1601 N. Tucson Blvd. Suite 9
Tucson, AZ 85716-3450
Phone: (800) 635-1196
Hotline: (800) 419-4777
Association of American Physicians and Surgeons, Inc.
A Voice for Private Physicians Since 1943
Omnia pro aegroto

Volume 47, No. 4 April 1991


Aetna Life Insurance Co., the Medicare carrier for the state of Georgia, has begun issuing checks for a total of $645,951 to Georgia ophthalmologists, on the order of a carrier-appointed Medicare Part B hearing officer. The ruling brought to a close a dispute over payments to participating physicians under fee screens issued in April, 1990.

Because of concerns about the fees for what Congress had designated to be ``overpaid services,'' the ophthalmologists had consulted Aetna personnel and employees of the HCFA regional office on at least three occasions. Each time, they were assured that the fee screens were correct. Nonetheless, in October, 1990, Aetna sent letters to participating physicians, demanding refunds of amounts that were allegedly overpaid due to an error in Aetna's computer program. Payments of up to $30,000 were demanded within 30 days; otherwise, Aetna would begin deducting money from outstanding Medicare payments due to participating physicians.

In response to the threat letters, members of the Georgia Ophthalmic Network, Inc., submitted a request for production of documents relevant to the development of the April fee screens and also a request for a hearing to contest the recoupment determination.

Aetna refused to produce the documents and stated that recoupment would begin immediately, before a hearing could occur.

In December, 1990, the Georgia Ophthalmic Network, Inc., along with a large number of its members, filed suit against Louis Sullivan, Secretary of HHS, and Aetna. The complaint asserted that the plaintiffs were entitled to a waiver of recoupment on the ground that they were without fault. In addition, the physicians argued that Aetna's failure to provide them with documentation and a hearing violated their constitu- tional rights under the Due Process Clause of the Fifth Amendment. The physicians asked for an injunction compelling Aetna to return the Medicare payments that had been wrongfully deducted as an ``offset.''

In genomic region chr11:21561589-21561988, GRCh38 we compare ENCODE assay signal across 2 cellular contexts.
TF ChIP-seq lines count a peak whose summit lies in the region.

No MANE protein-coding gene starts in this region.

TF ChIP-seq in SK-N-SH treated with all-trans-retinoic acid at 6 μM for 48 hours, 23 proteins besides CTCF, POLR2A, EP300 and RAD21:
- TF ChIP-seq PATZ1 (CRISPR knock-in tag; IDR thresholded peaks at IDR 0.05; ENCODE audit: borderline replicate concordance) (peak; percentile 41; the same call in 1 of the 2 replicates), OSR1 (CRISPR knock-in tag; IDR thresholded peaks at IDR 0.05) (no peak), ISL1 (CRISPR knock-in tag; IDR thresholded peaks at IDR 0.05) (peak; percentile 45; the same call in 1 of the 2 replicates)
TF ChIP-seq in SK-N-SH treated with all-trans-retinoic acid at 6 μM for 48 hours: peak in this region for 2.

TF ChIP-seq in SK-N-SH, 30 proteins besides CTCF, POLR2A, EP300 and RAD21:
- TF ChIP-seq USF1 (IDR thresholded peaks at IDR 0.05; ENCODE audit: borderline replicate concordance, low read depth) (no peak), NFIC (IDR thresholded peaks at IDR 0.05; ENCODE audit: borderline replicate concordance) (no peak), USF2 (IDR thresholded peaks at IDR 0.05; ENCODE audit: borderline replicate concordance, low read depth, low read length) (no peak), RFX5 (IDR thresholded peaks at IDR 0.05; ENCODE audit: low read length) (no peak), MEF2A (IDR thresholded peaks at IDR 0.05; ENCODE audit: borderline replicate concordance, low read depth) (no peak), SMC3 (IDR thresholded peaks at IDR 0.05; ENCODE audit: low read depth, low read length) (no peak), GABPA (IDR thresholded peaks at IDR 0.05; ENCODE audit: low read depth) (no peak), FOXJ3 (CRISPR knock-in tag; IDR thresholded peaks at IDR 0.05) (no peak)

On December 18, 1990, the US District Court for the Northern District of Georgia dismissed the suit, stating that the Fifth Amendment did not require a hearing prior to recoupment, even though a Social Security beneficiary must be accorded a hearing before a recoupment is made. Further, the court ruled that it lacked jurisdiction because administrative remedies were available to the physicians. However, during the proceedings, the court orally demanded that the Secretary and Aetna produce the requested documents, and commented that, in its opinion, the physicians were without fault.

Pursuant to the request for hearing previously filed by the physicians, a hearing officer appointed by Aetna heard the case on January 25, 1991. In ruling in favor of the physicians, the hearing officer stated that the physicians were without fault, having relied on erroneous information from an official source. (Intermediaries and carriers under contract with HCFA in this instance were considered the equivalent of ``governmental agencies.'') Because the physicians had attempted to question the validity of the information on numerous occasions, they were considered to have exercised the proper ``degree of care.''

The hearing officer was not allowed to enter judgment regarding constitutional claims. His decision applies only to the circumstances considered in this claim and does not create a precedent for any other Medicare claim or service.

Aetna is required to forward to physicians the amounts that were wrongfully recouped, with interest. The decision cannot be appealed.